HAVA funding has permitted states to replace outdated punchcard and lever voting machines. During the November 2006 general elections, just 12.7 percent of registered voters nationwide used the outdated equipment, compared with 45 percent in 2000. But new problems have been introduced with the computerized systems: technical breakdowns and the need for a paper trail that permits recounts. However, there has been no federal action to provide voter-verified paper-audit trails (VVPAT), and a bill introduced by U.S. Rep. Rush Holt (D-N.J.) that requires all voting machines to have VVPAT is stalled because of concerns that states would be hard-pressed to meet the bill's deadline. Because of this, a few states, such as Colorado and Ohio, are even considering abandoning their electronic voting systems in favor of something paper-based, perhaps before November 2008.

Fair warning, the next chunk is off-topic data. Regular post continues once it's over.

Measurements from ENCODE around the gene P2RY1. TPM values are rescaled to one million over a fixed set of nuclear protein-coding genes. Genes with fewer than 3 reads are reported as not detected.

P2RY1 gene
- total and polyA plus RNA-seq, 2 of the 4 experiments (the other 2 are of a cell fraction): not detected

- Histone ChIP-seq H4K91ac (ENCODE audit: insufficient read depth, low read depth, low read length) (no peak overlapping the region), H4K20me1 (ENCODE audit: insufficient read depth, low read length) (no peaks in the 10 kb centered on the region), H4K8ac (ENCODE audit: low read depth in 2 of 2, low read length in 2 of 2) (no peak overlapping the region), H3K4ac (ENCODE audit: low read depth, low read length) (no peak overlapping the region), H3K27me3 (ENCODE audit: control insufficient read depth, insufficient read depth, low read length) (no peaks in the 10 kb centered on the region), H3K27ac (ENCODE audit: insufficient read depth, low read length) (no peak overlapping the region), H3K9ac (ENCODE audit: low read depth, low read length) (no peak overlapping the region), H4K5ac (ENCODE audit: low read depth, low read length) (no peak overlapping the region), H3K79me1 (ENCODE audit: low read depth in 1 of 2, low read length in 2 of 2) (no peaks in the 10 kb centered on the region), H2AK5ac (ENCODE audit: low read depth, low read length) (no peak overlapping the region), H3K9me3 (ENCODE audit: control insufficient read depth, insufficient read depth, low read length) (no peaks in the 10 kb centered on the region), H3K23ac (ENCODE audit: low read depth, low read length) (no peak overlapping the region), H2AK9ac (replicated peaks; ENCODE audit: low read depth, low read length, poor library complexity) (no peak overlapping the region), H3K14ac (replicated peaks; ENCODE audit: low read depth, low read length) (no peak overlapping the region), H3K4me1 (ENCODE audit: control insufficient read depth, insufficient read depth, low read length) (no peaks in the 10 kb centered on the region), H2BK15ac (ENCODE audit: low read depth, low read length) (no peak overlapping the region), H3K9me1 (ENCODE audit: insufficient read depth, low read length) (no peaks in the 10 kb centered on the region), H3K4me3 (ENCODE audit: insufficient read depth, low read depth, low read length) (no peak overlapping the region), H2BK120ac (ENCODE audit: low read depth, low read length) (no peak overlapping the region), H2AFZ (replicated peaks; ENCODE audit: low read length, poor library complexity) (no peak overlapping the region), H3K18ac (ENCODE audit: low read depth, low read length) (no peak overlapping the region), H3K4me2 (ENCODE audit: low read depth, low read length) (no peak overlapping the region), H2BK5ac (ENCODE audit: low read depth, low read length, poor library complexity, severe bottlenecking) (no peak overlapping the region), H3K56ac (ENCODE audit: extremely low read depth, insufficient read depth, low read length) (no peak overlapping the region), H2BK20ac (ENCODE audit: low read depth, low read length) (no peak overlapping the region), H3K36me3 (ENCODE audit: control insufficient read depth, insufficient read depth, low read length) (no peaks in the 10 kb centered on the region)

Poll workers are overworked and underpaid. They put in a 14- to 16-hour workday, face complex job requirements after little training and generally receive scant compensation. (Delaware pays as little as $15 per day and $25 for attending training; the highest pay rates are reported in New York, where they can range up to $325 per day.)
Provisional ballots are another potential problem. In 2004, the last year for which data is available, 1.9 million such ballots were cast nationally and just 1.2 million or 64.5 percent were counted. At the state level, the percentage counted ranged from 100 percent in Maine to 0 percent in Idaho.